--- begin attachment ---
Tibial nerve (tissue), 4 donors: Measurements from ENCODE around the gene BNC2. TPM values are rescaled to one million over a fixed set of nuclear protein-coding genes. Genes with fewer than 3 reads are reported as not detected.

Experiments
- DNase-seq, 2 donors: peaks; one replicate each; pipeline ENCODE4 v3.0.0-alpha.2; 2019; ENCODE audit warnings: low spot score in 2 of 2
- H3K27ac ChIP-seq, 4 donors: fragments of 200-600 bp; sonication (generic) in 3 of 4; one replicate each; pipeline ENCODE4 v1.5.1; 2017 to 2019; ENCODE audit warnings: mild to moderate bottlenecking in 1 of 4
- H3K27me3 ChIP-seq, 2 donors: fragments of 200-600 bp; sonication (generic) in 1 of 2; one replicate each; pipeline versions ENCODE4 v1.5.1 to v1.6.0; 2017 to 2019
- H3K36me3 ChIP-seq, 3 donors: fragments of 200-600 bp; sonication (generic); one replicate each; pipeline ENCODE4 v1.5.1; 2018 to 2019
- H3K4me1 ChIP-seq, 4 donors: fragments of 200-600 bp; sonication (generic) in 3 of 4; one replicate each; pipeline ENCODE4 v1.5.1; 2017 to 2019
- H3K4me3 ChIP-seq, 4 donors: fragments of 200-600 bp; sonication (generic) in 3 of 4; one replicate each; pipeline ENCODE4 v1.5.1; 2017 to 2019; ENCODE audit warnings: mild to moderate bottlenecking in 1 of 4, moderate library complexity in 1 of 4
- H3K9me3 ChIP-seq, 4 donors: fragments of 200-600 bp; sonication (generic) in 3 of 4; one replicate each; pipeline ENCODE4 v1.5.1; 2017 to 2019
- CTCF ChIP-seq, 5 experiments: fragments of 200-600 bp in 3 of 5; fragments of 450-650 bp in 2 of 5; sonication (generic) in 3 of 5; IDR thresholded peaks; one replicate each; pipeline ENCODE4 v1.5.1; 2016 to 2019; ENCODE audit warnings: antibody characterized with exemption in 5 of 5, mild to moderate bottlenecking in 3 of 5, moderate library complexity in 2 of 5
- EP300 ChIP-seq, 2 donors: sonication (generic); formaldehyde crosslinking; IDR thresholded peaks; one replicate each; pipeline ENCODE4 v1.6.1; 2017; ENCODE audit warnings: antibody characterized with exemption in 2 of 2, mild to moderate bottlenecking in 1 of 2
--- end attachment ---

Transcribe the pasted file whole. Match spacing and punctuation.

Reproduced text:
Tibial nerve (tissue), 4 donors: Measurements from ENCODE around the gene BNC2. TPM values are rescaled to one million over a fixed set of nuclear protein-coding genes. Genes with fewer than 3 reads are reported as not detected.

Experiments
- DNase-seq, 2 donors: peaks; one replicate each; pipeline ENCODE4 v3.0.0-alpha.2; 2019; ENCODE audit warnings: low spot score in 2 of 2
- H3K27ac ChIP-seq, 4 donors: fragments of 200-600 bp; sonication (generic) in 3 of 4; one replicate each; pipeline ENCODE4 v1.5.1; 2017 to 2019; ENCODE audit warnings: mild to moderate bottlenecking in 1 of 4
- H3K27me3 ChIP-seq, 2 donors: fragments of 200-600 bp; sonication (generic) in 1 of 2; one replicate each; pipeline versions ENCODE4 v1.5.1 to v1.6.0; 2017 to 2019
- H3K36me3 ChIP-seq, 3 donors: fragments of 200-600 bp; sonication (generic); one replicate each; pipeline ENCODE4 v1.5.1; 2018 to 2019
- H3K4me1 ChIP-seq, 4 donors: fragments of 200-600 bp; sonication (generic) in 3 of 4; one replicate each; pipeline ENCODE4 v1.5.1; 2017 to 2019
- H3K4me3 ChIP-seq, 4 donors: fragments of 200-600 bp; sonication (generic) in 3 of 4; one replicate each; pipeline ENCODE4 v1.5.1; 2017 to 2019; ENCODE audit warnings: mild to moderate bottlenecking in 1 of 4, moderate library complexity in 1 of 4
- H3K9me3 ChIP-seq, 4 donors: fragments of 200-600 bp; sonication (generic) in 3 of 4; one replicate each; pipeline ENCODE4 v1.5.1; 2017 to 2019
- CTCF ChIP-seq, 5 experiments: fragments of 200-600 bp in 3 of 5; fragments of 450-650 bp in 2 of 5; sonication (generic) in 3 of 5; IDR thresholded peaks; one replicate each; pipeline ENCODE4 v1.5.1; 2016 to 2019; ENCODE audit warnings: antibody characterized with exemption in 5 of 5, mild to moderate bottlenecking in 3 of 5, moderate library complexity in 2 of 5
- EP300 ChIP-seq, 2 donors: sonication (generic); formaldehyde crosslinking; IDR thresholded peaks; one replicate each; pipeline ENCODE4 v1.6.1; 2017; ENCODE audit warnings: antibody characterized with exemption in 2 of 2, mild to moderate bottlenecking in 1 of 2